Paradise Lost is a glorious literary triumph with a mortifying failure at its center, and that failure is named God. So it has been judged by critics almost from the beginning, anyway—though this may tell us as much about the uses of literary criticism as about the poem. In a work meant to defend and justify God's works to man, Milton's God is, famously, a tyrannical prig. He's at his worst when we first meet him in Book Three: seeing Satan flying toward this world, then newly created, God convenes a great Council in Heaven in order to "clear His own justice and wisdom from all imputation." This defensive posture is unflattering in any powerful figure, and Milton does his God no favors in writing for him a speech that is ungenerous, self-justifying, and coldly implacable.
Man will hearken to [Satan's] glozing lies
And easily transgress the sole command,
Sole pledge of his obedience. So will fall
He and his faithless progeny. Whose fault?
Whose but his own? Ingrate! He had of Me
All he could have.
Yet God's apologia rests on a notion of human freedom that most modern readers will find uncontroversial and indeed self-evident. Adam had of God "all he could have," all he needed to choose righteousness over sin and thus prove his faithfulness: he had moral freedom "sufficient to have stood though free to fall. . . . Freely they stood who stood and fell who fell." Adam's freedom of will—and nobody disputes that he was free—means that he alone is accountable for his actions. It also means that God can plausibly claim both justice and mercy: justly acquitted from Adam's suffering, mercifully willing to work his salvation.
Milton was not the only prophet to take up human liberty as his great theme. The Book of Mormon prophet Lehi also makes moral freedom the centerpiece of his philosophical magnum opus on human nature and destiny in 2 Nephi 2, and it's no coincidence that he does so, like Milton, in the context of the Adam and Eve story: the Eden myth is a palimpsest for working out the particular preoccupations of each successive generation. Some, like human freedom and bondage, are with us always. Lehi's language is remarkably congruent with Milton's, though of course lacking its elegance:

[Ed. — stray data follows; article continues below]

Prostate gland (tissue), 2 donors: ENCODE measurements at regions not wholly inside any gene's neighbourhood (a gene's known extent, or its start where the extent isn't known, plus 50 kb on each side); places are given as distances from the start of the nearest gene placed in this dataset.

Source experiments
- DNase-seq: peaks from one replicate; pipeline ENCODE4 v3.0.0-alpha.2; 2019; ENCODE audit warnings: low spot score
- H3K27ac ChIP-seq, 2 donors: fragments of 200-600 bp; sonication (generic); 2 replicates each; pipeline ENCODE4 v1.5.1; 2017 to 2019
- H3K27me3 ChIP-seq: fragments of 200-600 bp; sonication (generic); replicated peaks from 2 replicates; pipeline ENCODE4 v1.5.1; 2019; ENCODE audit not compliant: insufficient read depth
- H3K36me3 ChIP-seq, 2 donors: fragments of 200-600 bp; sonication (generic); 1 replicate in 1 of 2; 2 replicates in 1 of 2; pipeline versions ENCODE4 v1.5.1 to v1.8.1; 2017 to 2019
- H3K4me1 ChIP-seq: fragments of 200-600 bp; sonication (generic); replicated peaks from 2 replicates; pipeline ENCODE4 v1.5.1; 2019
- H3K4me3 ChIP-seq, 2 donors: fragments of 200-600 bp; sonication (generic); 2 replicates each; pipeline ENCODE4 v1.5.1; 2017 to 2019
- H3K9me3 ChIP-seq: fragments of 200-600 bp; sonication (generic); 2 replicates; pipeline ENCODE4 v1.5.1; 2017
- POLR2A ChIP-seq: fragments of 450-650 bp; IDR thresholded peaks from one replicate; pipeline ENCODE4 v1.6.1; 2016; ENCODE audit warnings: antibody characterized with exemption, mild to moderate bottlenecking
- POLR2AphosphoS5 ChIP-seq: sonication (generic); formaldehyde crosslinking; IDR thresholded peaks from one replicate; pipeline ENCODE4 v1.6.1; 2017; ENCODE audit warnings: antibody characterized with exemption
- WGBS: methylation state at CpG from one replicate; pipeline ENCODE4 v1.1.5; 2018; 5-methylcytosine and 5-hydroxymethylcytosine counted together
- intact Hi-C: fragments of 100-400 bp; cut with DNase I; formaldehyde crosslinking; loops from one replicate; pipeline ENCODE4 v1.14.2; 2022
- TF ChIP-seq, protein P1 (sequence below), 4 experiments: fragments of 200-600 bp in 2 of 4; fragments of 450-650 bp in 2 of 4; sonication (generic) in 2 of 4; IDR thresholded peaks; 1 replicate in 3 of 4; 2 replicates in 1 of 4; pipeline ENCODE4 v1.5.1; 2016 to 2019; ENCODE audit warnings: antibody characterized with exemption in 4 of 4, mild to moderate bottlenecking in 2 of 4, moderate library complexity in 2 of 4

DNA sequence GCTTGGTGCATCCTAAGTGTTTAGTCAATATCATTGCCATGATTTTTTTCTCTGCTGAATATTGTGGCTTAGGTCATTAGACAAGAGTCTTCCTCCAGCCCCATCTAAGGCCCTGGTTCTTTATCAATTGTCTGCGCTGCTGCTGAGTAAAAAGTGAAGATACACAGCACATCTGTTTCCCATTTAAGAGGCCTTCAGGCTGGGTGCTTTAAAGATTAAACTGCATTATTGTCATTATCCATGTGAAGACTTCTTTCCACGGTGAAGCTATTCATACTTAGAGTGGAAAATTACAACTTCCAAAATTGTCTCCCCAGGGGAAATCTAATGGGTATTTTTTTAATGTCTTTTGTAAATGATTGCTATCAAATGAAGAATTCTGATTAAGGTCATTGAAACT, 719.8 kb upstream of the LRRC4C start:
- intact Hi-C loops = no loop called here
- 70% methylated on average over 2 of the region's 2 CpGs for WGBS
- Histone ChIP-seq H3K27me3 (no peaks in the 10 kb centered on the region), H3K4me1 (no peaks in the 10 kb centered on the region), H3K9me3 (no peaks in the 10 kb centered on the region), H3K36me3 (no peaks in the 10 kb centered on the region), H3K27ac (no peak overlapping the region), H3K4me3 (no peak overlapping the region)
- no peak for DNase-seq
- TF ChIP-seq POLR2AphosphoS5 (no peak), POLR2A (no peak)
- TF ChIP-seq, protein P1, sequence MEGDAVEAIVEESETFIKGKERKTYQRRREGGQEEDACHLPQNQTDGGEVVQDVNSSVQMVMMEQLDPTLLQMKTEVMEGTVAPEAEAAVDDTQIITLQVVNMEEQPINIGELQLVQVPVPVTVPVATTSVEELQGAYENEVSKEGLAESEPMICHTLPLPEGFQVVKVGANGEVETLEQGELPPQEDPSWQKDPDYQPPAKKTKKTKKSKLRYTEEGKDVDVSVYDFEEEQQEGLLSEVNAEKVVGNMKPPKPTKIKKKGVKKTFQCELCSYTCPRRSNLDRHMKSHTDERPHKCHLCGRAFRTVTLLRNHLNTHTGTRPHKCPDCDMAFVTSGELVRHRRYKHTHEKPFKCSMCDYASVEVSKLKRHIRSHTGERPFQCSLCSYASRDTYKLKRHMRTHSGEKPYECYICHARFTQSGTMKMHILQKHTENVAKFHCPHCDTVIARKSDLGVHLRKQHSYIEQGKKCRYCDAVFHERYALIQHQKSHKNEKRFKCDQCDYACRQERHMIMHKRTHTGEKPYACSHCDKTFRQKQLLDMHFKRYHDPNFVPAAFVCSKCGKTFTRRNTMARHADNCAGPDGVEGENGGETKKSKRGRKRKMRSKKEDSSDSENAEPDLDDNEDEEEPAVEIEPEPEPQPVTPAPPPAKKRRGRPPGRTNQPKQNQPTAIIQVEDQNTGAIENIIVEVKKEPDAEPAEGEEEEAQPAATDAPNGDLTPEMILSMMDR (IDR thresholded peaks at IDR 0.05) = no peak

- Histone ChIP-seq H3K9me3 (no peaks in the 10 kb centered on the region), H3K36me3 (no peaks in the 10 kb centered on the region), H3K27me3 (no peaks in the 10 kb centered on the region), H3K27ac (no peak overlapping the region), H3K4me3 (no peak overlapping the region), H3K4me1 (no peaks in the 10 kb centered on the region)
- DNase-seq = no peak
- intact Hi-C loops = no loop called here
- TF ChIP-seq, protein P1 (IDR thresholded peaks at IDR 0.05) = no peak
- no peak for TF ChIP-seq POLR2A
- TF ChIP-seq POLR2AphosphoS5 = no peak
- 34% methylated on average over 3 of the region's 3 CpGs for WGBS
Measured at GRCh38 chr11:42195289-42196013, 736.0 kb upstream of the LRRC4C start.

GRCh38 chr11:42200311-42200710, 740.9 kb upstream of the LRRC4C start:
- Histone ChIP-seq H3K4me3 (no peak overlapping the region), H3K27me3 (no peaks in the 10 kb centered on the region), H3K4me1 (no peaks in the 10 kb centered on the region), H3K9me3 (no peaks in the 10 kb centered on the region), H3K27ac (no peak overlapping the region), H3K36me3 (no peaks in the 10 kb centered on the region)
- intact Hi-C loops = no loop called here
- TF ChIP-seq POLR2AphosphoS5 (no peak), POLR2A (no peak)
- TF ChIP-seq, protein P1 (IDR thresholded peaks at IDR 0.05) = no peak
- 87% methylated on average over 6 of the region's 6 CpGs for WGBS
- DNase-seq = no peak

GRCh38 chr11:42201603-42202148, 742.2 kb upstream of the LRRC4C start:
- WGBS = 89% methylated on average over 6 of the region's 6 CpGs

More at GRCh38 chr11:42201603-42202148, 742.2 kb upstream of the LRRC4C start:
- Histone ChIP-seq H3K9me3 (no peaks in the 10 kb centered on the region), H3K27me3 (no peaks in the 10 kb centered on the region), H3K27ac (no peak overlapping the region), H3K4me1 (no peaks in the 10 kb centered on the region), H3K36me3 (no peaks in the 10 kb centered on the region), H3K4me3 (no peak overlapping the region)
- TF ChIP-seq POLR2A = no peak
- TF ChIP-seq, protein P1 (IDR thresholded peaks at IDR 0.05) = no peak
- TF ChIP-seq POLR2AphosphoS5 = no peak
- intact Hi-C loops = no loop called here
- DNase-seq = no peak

Men are instructed sufficiently that they know good from evil. . . . Men are free according to the flesh; and all things are given them which are expedient unto man. And they are free to choose liberty and eternal life, through the great Mediator of all men, or to choose captivity and death, according to the captivity and power of the devil (2 Nephi 2:27).
Lehi here makes the point that Milton underscores in Areopagitica: "When God gave [Adam] reason he gave him freedom to choose, for reason is but choosing." And Lehi, again like Milton, uses human liberty as the basis of a kind of syllogistic defense of both divine power and divine goodness, the classic conundrum of theodicy: "For there is a God, and he hath created all things, both the heavens and the earth, and all things that in them are, both things to act and things to be acted upon" (2 Nephi 2:14).
Milton's God, in his off-putting way, goes on to explain a second implication of human freedom, beyond a defense of God's justice and mercy, namely to give meaning to human obedience.
Not free, what proof could [humans] have giv'n sincere
Of true allegiance, constant faith or love
Where only what they needs must do appeared,
Not what they would? What praise could they receive?
What pleasure I from such obedience paid
When will and reason (reason also is choice)
Made passive both, had served necessity,
If humans obey God only because they must, they serve only necessity; such obedience is no worship at all. In this line of thought, at least, true obedience represents an active, sincere, rational, and above all free choice between available alternatives. Compromised freedom is compromised obedience, and compromised obedience garners no praise, offers no pleasure. The logic holds, if one can insist on the fundamental moral freedom of the human mind. Milton can, and Milton does.
Living as he did on the cusp of the modern age, Milton's world comprehended some of the political forms of modernity without yet being undergirded by modern ways of knowing. (Indeed, the failure at the center of Milton's political masterwork, the English revolution, may be reflected in the failure at the center of his literary masterwork.) For Milton, faith is above all a matter of "true allegiance," a relational state between God and man. For modern readers, however, inheritors of enlightenment epistemology, faith is instead or also a kind of spiritual knowledge, a set of beliefs or propositions about the nature of the universe. Milton's God is not only the creator and source of all knowledge, he is also the sole criterion that decides what counts as knowledge; to exercise faith in some set of knowledge, then, is to put the cart disastrously before the horse. By contrast, modern readers approach God inescapably imbued with enlightenment ideals of objectivity and empiricism, and the claims of faith must be evaluated by those standards—or must plead special exception. Milton's God can have nothing to say about this kind of faith, though his Satan hints at it.